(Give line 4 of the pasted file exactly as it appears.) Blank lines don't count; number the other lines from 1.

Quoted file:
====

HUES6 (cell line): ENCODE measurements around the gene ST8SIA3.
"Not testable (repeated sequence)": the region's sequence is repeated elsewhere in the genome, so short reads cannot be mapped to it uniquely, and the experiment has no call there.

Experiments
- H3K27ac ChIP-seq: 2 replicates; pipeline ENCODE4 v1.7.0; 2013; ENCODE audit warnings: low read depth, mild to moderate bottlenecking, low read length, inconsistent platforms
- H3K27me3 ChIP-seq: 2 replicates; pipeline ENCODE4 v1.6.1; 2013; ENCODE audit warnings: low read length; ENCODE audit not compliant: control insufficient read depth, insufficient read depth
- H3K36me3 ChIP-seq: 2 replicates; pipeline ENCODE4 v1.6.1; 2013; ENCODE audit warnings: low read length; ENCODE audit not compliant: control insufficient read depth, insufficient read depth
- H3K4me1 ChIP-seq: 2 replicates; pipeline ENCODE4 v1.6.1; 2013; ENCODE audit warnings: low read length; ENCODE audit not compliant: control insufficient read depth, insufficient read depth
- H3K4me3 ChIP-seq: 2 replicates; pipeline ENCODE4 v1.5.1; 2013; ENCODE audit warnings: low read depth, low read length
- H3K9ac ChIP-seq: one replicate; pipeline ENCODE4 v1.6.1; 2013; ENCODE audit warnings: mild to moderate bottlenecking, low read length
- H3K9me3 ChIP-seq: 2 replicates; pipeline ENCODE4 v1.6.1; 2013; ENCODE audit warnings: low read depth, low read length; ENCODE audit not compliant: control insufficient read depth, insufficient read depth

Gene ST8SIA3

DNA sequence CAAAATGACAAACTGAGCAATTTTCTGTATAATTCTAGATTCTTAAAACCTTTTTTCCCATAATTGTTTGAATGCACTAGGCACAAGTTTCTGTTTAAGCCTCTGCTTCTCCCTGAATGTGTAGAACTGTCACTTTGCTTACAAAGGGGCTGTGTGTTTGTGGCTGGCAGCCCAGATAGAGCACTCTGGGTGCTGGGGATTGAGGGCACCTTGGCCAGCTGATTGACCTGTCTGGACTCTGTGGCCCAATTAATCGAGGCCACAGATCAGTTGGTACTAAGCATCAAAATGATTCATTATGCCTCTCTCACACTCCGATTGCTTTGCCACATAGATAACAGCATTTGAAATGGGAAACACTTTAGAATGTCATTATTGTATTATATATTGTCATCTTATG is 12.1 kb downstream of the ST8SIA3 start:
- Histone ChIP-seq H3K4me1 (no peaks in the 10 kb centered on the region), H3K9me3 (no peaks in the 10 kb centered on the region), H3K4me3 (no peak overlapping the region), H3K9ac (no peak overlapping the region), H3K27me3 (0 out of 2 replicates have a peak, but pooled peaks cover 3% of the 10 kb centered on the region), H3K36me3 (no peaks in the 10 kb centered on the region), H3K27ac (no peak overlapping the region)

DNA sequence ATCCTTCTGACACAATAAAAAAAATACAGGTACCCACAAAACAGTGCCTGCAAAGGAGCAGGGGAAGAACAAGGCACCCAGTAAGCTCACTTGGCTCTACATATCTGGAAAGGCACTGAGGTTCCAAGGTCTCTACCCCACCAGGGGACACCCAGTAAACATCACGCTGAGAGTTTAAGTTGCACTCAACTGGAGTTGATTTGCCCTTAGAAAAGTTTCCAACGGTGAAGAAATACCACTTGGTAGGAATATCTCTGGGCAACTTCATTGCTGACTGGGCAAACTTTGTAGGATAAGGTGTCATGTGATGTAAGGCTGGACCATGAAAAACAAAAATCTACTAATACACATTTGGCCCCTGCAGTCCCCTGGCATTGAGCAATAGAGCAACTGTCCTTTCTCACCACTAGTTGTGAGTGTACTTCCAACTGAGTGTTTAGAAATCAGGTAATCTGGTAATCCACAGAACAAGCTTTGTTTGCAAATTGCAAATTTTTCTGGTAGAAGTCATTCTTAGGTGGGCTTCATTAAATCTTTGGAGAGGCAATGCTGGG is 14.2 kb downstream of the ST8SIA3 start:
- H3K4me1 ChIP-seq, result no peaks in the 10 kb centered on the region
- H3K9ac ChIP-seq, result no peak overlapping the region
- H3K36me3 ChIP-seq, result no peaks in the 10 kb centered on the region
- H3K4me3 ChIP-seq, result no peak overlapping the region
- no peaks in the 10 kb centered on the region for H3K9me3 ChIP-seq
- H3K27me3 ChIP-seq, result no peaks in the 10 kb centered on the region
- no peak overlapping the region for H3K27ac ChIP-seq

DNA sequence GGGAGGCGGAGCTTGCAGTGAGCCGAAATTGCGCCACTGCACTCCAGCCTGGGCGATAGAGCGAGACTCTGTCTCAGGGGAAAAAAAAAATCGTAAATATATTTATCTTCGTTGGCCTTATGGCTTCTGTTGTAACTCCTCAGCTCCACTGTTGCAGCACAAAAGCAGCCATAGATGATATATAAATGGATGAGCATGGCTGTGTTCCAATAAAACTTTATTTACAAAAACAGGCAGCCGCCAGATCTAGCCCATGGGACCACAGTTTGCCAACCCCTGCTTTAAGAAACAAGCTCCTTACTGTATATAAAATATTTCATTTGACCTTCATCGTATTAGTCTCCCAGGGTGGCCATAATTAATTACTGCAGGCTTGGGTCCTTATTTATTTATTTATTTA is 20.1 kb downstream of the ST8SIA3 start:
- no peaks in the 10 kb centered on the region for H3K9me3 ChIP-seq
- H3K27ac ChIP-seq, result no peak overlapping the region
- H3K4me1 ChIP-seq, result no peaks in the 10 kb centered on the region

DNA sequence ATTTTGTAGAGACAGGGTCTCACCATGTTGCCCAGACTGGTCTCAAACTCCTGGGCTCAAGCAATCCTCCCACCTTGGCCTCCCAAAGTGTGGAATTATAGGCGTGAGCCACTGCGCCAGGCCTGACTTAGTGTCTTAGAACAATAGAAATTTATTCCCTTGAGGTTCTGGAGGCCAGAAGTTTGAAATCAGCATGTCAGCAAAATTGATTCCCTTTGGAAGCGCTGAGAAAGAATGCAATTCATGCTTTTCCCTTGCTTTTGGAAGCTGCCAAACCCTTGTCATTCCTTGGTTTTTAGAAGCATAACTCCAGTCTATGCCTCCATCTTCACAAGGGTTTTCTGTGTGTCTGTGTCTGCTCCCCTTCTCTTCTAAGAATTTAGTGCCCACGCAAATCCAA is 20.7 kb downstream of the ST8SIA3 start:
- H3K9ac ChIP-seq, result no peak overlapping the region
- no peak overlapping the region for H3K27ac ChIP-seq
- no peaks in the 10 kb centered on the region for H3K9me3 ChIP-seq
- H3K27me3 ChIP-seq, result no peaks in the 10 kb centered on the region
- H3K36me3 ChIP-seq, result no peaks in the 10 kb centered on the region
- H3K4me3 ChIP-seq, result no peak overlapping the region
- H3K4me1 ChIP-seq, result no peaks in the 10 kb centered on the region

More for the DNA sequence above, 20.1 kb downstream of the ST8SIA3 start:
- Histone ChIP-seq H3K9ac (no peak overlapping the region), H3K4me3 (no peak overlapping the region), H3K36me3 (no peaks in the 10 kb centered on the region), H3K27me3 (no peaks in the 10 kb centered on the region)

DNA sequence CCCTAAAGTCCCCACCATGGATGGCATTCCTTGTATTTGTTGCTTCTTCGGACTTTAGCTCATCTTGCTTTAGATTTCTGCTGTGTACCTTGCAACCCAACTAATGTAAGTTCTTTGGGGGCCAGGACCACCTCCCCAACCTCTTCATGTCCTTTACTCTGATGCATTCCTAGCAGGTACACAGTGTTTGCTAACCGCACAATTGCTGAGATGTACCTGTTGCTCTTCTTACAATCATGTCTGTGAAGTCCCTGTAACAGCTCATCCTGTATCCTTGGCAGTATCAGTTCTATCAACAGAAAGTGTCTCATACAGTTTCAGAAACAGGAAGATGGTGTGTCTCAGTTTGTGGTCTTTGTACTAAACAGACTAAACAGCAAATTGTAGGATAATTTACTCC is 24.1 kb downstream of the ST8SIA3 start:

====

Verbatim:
- H3K27ac ChIP-seq: 2 replicates; pipeline ENCODE4 v1.7.0; 2013; ENCODE audit warnings: low read depth, mild to moderate bottlenecking, low read length, inconsistent platforms